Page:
That's what Russia has found out. And it has found out as it has tried to engage in limited warfare with troops on the ground, jets in the air, tanks rolling along. It turns out that the drones were a major problem for the Russian military in recent engagements. The Wall Street Journal team of reporters tells us, "A soldier idles by a Russian made T72 tank. A moment later, a missile fired from a drone slams into the vehicle, exploding in an orange flash, blowing the man off his feet and leaving the tank a smoldering wreck." The reporters say, "The scene is one of dozens of aerial videos that were posted online in Azerbaijan last year, showing off a new weapon. Over six weeks, it helped the nation regain territory in the Nagorno-Karabakh region that had been held by Russian backed Armenian forces for more than two decades. The video show attacks on tanks, trucks, command posts, mortar positions, and radar installments."

The Journal then tells us, "Smaller militaries around the world are deploying inexpensive, missile equipped drones against armored enemies, a new battlefield tactic that proved successful last year in regional conflicts, shifting the strategic balance around Turkey and Russia. Drones built in Turkey with affordable digital technology, wrecked tanks and other armored vehicles, as well as air defense systems of Russian proteges and battles waged in Syria, Libya and Azerbaijan." Here's the point. "These drones point to a future warfare being shaped as much by cheap, but effective fighting vehicles as expensive ones with the most advanced technology."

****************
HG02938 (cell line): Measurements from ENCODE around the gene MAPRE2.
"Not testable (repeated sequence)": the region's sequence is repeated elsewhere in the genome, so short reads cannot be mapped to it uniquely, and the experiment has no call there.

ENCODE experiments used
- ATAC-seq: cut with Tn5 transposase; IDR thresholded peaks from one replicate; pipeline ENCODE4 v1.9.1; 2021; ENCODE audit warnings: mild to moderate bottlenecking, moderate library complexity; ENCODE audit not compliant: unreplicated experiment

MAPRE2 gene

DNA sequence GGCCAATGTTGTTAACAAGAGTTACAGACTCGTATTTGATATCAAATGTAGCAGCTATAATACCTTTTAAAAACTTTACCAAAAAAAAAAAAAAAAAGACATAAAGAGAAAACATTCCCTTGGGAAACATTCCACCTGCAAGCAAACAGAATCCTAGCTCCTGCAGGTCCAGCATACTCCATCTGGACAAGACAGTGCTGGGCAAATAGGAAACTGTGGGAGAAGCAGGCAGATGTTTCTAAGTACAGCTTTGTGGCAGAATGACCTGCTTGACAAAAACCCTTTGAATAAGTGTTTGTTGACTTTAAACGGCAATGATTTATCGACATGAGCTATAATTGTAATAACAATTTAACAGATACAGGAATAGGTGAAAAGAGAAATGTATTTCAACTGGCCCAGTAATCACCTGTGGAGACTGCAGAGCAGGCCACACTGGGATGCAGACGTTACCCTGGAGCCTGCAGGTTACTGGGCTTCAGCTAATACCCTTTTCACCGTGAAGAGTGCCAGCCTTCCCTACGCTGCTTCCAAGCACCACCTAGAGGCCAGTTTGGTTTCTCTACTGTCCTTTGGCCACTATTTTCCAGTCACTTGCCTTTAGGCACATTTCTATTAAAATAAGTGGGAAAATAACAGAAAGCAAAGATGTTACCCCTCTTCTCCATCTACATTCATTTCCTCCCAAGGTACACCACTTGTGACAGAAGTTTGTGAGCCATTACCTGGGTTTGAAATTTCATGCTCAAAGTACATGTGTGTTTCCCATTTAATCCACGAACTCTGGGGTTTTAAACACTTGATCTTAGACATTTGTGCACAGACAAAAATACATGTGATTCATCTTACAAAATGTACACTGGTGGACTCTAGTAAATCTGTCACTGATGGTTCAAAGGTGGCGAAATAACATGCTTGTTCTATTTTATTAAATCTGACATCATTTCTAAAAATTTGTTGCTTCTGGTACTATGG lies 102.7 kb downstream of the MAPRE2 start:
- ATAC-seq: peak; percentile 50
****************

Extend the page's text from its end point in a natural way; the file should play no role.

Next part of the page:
Now, as the story unfolds that The Wall Street Journal is telling us, the United States basically showed up with the drones first and we showed it with drones in a big way. Drones have become a major part of what three different administrations have sought to advance in our effort against global terrorism. The drones became a major part of the American arsenal and strategy under Democratic president, Barack Obama. They continued under Republican president, Donald J. Trump. They continue now under President Joe Biden. The fact is that the American military is able to command drones all over much of the world in places you and I certainly do not even know by classification. They are there active. The American government, the American military is extending its influence and its military might in a way that is indeed a form of warfare by using these drones that often come with some of the most deadly technology imaginable, including some we know, that now drop weapons that basically expand like a ninja set of blades, destroying everything within reach.